The global pandemic has elevated the importance of social responsibility. From governments to individuals, policy to personal choices, every decision has implications for others. This rings true for companies too. When it comes to environmental, social and governance (ESG) issues, Truvalue Labs has long deliberately avoided the approach of relying on self-reported data to evaluate companies. Instead, we assess how society at large perceives and is impacted by corporate behavior by mining over 100,000 data sources according to the Sustainability Accounting Standards Board (SASB) framework.
Today, Truvalue Labs introduced the Coronavirus ESG Monitor, an interactive dashboard surfacing key trends and insights on ESG implications of the pandemic. We are sharing our new COVID-19 Signals and dedicated dashboard for free to the public. Truvalue Labs COVID-19 Signals focus on five key areas: social impact, response, labor, supply chain, and economy. In addition, the broader COVID-19 Signal we’ve created intersects with each of the 26 ESG topics as defined by SASB.
Free Public Dataset
Within the dashboard you can request to download a dataset that provides key metrics that detail the rising prevalence of COVID-19 across sectors, industries, and regions. This data also shows the rising importance of COVID-19 at a company level, including information that distills the sentiment of stakeholders on company actions and responses to the crisis.
All sentiment scores in the files will be scored on a scale of -20 (most negative) to 20 (most positive) with 0 being the neutral point. The data will also include detail on the aforementioned COVID-19 signals. The COVID-19 time series begins on 1/1/20, and more information is available in the Data Dictionary in the download to help you understand the dataset.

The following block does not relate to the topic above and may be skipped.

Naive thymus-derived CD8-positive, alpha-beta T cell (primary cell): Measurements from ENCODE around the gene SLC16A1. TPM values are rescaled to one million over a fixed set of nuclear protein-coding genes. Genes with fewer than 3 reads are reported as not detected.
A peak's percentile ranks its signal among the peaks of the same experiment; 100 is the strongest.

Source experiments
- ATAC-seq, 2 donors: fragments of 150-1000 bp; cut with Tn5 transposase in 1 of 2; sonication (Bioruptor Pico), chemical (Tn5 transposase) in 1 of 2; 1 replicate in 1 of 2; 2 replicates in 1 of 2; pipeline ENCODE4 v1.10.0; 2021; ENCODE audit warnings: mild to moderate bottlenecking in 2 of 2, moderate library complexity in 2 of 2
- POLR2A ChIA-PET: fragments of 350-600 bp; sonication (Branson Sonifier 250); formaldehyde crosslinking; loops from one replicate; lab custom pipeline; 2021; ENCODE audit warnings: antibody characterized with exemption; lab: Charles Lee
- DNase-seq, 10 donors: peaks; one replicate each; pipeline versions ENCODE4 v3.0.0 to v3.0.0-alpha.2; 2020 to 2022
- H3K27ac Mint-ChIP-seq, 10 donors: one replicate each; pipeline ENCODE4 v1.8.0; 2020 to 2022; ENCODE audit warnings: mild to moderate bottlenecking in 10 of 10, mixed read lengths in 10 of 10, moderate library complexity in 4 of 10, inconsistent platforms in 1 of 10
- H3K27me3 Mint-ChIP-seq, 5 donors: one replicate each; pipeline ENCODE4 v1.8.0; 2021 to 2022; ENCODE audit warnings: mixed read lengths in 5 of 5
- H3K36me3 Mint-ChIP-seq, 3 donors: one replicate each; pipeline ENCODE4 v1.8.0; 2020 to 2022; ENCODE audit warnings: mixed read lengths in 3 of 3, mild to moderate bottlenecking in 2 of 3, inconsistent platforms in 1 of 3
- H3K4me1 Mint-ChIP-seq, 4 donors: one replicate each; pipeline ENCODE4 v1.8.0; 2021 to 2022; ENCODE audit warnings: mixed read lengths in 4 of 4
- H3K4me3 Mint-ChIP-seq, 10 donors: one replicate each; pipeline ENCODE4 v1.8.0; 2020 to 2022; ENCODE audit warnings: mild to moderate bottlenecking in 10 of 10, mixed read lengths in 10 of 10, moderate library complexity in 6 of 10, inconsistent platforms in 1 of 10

Coronavirus ESG Monitor Highlights
The Coronavirus ESG Monitor is designed to surface trends and insights where the COVID-19 pandemic intersects with environmental, social and corporate governance (ESG) issues. All of our data charts are available to download for your own research or dashboards.
Below you’ll see the SASB categories of Employee Health & Safety, Labor Practices, Access and Affordability, Product Quality and Safety, and Supply Chain Management as emerging material for all companies during the COVID-19 crisis.
While the importance of various issues will continue to evolve over time, the identification of these five key SASB categories underscore where investors should assess company performance through the global pandemic. Note that Employee Health and Safety and Labor Practices represent a disproportionate share of volume (55%). The abrupt shift in focus on these categories has proved to be an extraordinary example of Dynamic Materiality with profound implications.
We can see from the data that stakeholders are focused on the actions companies have taken to ensure the health and safety of employees. In addition, there is a focus on companies’ decisions to keep workers on the payroll, furlough, or to announce layoffs. Investors, once adjusting or normalizing for balance sheet leverage and cash flow, will scrutinize the management choices against peer companies.
The way corporations navigate these two issues will leave lasting impressions on customers, employees, and investors. Leaders on these issues will be associated with quality management teams focused on long-term value creation for all stakeholders.
Making Sense of the Data
Here are a few hints on how to use and interpret the data to identify insights, trends and inflection points. The data set we offer will provide a unique view of stakeholder perception on company behavior, which at the firm-level helps assess commitment to social outcomes and quality of management.
At a macro level, the relative volume of information relating to COVID-19 issues vs. other ESG topics helps contextualize the magnitude in which the focus of stakeholders has changed. For example, the ratio of COVID-19 to non-COVID-19 content on Chinese-domiciled companies peaked one week before new cases peaked in China.
The market focus has shifted tremendously. Understanding how and when it reverts to normalcy and the underlying issues that linger may help provide perspective to investors, business consultants, management teams, and others as the crisis evolves.
We will continue to add highlights of the data trends within our Coronavirus ESG Monitor. We will also send out a weekly Coronavirus ESG update featuring key insights and noteworthy trends. Subscribe here. To read next week’s April 17th post in the “ESG During Coronavirus” series, click here.
Watch the brief recorded webinar to dive deeper into important highlights from the Coronavirus ESG Monitor.